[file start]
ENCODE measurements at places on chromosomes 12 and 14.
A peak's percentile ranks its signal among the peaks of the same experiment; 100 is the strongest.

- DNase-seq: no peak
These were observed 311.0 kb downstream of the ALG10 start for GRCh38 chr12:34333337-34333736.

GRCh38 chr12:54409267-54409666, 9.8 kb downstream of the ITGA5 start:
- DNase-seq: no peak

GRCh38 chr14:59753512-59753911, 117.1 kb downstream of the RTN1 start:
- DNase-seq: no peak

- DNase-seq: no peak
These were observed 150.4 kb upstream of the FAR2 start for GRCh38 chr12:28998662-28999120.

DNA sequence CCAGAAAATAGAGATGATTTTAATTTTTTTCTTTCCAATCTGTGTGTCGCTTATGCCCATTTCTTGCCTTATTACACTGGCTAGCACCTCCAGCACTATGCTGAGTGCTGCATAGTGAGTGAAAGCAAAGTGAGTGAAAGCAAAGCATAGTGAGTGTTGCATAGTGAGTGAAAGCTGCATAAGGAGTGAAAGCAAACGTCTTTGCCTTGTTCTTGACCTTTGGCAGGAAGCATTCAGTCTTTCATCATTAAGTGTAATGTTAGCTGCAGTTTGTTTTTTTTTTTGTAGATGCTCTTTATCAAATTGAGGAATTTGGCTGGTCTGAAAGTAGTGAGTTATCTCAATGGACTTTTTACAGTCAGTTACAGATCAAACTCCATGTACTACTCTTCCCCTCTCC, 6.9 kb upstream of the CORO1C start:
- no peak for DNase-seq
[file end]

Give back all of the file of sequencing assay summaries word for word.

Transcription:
ENCODE measurements at places on chromosomes 12 and 14.
A peak's percentile ranks its signal among the peaks of the same experiment; 100 is the strongest.

- DNase-seq: no peak
These were observed 311.0 kb downstream of the ALG10 start for GRCh38 chr12:34333337-34333736.

GRCh38 chr12:54409267-54409666, 9.8 kb downstream of the ITGA5 start:
- DNase-seq: no peak

GRCh38 chr14:59753512-59753911, 117.1 kb downstream of the RTN1 start:
- DNase-seq: no peak

- DNase-seq: no peak
These were observed 150.4 kb upstream of the FAR2 start for GRCh38 chr12:28998662-28999120.

DNA sequence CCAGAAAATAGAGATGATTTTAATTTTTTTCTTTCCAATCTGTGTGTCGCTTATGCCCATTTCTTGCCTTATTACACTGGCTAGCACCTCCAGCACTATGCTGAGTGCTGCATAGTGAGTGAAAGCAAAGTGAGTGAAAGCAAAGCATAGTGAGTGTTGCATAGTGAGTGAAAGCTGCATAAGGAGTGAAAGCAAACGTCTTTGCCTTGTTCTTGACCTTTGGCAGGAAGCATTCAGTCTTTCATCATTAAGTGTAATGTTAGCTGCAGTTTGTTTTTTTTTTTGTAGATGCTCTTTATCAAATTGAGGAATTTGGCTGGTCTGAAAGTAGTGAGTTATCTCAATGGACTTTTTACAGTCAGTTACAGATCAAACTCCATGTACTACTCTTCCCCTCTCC, 6.9 kb upstream of the CORO1C start:
- no peak for DNase-seq